Peace profile: Muhammad Ali

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  • This article was downloaded by: [Tufts University]On: 05 November 2014, At: 10:26Publisher: RoutledgeInforma Ltd Registered in England and Wales Registered Number: 1072954 Registeredoffice: Mortimer House, 37-41 Mortimer Street, London W1T 3JH, UK

    Peace Review: A Journal of SocialJusticePublication details, including instructions for authors andsubscription information:http://www.tandfonline.com/loi/cper20

    Peace profile: Muhammad AliTimothy L. ReedPublished online: 07 Aug 2006.

    To cite this article: Timothy L. Reed (2004) Peace profile: Muhammad Ali, Peace Review: A Journalof Social Justice, 16:1, 107-111, DOI: 10.1080/1040265042000210247

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  • Peace Review 16:1, March (2004), 107111

    Peace Profile: Muhammad Ali

    Timothy L. Reed

    In the 1960s boxer Cassius Claylater known as Muhammad Alibecame oneof the most controversial and polarizing figures in the United States. While hisdecision to join the Nation of Islam alienated some, it was Alis refusal to bedrafted into the armed forces during the Vietnam War that infuriated manyAmericans. Consequently, he became, arguably, Americas most vilified person.But as frustration with the conflict in Southeast Asia grew in the streets ofAmerica, Ali became a focal point for the anti-war movement. And, because hewas willing to sacrifice everything to stand by his principles, he became one ofthe most admired people in the world.

    Since the 1950s, the United States government had worked to preventcommunism from overcoming the Southeast Asian country of Vietnam.[A]s you know,; explained President John F. Kennedy in a 1962 newsconference, the U.S. for more than a decade has been assisting the government,the people of Vietnam, to maintain their independence.; In August 1964,Secretary of Defense Robert McNamara falsely informed the American publicthat [w]hile on routine patrol in international waters, the U.S. destroyer Maddoxunderwent an unprovoked attack.; This fabricated attack, which would come tobe known as the Gulf of Tonkin incident, was used to justify the creation of aCongressional resolution granting President Lyndon Johnson broad discretion touse force in Southeast Asia. The resolution passed unanimously in the House,while only two senators opposed it.Following the passage of the resolution, the United States launched an air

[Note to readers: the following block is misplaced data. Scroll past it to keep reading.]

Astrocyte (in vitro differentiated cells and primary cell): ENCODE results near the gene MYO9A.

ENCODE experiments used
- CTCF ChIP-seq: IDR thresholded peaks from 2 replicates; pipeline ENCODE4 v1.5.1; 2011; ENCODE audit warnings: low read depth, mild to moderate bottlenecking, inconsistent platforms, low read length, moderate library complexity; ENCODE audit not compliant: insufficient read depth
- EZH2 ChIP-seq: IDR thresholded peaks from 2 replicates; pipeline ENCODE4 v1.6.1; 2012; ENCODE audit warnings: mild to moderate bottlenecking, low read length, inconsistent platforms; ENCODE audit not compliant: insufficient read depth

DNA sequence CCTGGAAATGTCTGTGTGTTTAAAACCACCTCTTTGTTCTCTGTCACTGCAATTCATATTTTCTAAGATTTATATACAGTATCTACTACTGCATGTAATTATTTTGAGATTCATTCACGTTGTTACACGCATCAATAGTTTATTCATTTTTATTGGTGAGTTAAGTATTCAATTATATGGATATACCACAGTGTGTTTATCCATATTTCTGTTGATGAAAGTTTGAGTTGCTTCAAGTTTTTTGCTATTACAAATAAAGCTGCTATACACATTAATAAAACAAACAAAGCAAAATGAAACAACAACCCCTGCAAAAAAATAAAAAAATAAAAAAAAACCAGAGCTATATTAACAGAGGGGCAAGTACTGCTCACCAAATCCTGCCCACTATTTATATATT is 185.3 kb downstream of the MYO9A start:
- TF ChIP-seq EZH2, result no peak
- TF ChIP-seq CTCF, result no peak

campaign over North Vietnam and a massive troop build-up in the region. TheSelective Service Act, which allowed the government to draft young men into thearmed services, was invoked and by 1966 more than 400,000 American troopshad been sent to South Vietnam.By 1965, after twice failing the mental examination one had to pass to be

    drafted during the Vietnam War, Muhammad Alis draft classification stood atI-Y, deferred status. After finishing his second test, Ali stated, [m]an, I am tired,but I did my best. I dont want anyone to think Im crazy.; Everywhere peoplewere asking,; explains John Cottrell, how such a supreme athlete with theability to win the world heavyweight championship, spout poetry, and ad libspeeches, could be found unfit to carry a rifle in the Army.;As Howard Zinn explains, it was not until about 1968 that the cruelty of the

    war began touching the conscience of many Americans.; Because people felt Aliwas purposely failing his military examinations during a time when many stillsupported the war, and because he was a member of the Nation of Islam,

    ISSN 1040-2659 print; ISSN 1469-9982 online/04/010107-05 2004 Taylor & Francis LtdDOI: 10.1080/1040265042000210247

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    anti-Ali sentiment steadily rose. An example of the uproar; against Alis I-Yclassification was the Georgia attorney who had earlier organized a nationalFire Your Nigger Week; campaign but then turned his energies to a newcampaign: Draft That Nigger Clay.; A South Carolina Congressman also gaveseveral speeches, in which he passionately declared,